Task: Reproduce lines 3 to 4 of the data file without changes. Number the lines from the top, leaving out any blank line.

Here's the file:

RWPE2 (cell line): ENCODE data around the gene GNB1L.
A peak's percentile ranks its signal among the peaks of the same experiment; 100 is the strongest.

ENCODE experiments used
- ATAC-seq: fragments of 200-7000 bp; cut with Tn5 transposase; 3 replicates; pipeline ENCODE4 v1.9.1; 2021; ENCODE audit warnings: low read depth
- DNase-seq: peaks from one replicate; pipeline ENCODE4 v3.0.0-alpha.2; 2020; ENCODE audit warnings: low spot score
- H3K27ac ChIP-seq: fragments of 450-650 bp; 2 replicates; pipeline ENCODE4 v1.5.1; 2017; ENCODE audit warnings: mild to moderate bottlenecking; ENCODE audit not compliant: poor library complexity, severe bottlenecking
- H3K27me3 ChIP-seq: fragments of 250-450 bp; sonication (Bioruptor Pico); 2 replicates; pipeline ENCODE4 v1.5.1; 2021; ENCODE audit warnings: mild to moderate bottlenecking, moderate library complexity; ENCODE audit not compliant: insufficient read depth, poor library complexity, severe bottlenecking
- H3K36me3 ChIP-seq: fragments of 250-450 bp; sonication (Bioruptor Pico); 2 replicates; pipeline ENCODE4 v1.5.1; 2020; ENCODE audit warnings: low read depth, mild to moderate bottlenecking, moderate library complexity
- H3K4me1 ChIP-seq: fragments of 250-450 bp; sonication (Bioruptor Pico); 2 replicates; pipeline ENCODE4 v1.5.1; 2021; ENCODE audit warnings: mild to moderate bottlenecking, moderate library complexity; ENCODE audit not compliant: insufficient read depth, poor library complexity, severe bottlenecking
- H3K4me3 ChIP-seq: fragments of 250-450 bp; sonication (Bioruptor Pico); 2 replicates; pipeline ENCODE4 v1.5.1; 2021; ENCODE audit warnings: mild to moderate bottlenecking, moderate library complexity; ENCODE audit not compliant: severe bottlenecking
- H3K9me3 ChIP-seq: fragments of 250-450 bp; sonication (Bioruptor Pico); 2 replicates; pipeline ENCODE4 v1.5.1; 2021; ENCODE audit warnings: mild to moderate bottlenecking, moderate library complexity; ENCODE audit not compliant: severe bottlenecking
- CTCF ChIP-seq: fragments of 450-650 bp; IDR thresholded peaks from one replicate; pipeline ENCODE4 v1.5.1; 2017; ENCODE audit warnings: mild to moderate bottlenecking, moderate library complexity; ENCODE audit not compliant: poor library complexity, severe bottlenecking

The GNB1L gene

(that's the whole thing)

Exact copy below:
ENCODE experiments used
- ATAC-seq: fragments of 200-7000 bp; cut with Tn5 transposase; 3 replicates; pipeline ENCODE4 v1.9.1; 2021; ENCODE audit warnings: low read depth